According to the study, including capsaicin (the active ingredient in chili peppers) as part of a low-calorie diet increases fat oxidation, therefore pushing the body to use stored fat as fuel, reports Britain's The Telegraph. The results were so conclusive, those who were given the chili component as part of their 28-day liquid diet, burned almost twice as many calories as the placebo group. As Paris Hilton would say: That's hot!"
And there's good news for those who don't like the burn of the fiery little fruit. As part of their research, the team, led by Dr. David Heber, discovered a similar effect in certain plants, which contain a non-burning version of capsaicin called dihydrocapsiate (DCT) giving us all the benefits of the pepper without the fiery aftertaste.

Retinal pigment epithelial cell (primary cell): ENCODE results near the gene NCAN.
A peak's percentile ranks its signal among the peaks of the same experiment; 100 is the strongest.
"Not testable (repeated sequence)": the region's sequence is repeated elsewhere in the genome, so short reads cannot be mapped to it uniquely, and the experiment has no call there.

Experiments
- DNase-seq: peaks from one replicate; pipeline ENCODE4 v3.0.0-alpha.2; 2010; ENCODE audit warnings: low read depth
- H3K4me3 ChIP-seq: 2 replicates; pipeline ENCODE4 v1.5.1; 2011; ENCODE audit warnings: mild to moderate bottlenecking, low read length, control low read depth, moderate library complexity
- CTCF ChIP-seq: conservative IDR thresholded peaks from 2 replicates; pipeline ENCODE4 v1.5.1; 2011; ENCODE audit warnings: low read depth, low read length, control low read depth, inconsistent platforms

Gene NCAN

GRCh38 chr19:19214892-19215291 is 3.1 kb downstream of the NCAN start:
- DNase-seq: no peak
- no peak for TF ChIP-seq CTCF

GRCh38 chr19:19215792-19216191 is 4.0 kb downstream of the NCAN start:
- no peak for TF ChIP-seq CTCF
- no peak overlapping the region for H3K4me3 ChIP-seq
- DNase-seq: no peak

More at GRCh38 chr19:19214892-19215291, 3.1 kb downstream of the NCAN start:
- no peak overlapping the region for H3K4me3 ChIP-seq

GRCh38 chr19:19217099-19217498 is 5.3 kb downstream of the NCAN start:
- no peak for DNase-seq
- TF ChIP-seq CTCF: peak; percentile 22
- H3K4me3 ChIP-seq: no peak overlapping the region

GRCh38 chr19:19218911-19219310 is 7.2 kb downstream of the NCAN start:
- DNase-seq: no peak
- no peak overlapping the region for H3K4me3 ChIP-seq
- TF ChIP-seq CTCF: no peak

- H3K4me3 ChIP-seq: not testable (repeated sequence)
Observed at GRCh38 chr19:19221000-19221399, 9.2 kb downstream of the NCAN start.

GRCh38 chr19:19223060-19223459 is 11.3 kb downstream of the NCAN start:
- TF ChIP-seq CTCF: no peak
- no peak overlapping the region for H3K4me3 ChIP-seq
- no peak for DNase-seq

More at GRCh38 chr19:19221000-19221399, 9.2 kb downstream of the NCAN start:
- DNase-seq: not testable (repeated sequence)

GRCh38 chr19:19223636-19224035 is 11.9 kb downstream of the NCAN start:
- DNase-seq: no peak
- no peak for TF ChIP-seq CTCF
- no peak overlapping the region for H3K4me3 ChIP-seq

With health benefits including aiding digestion, fighting cancer and protecting your heart, (oh and did we mention fighting terrorism?) it looks like the chili pepper is climbing its way to super food stardom.Photo by svenwerk via Flickr.
Story by Monique Jessen. Originally published at Tonic
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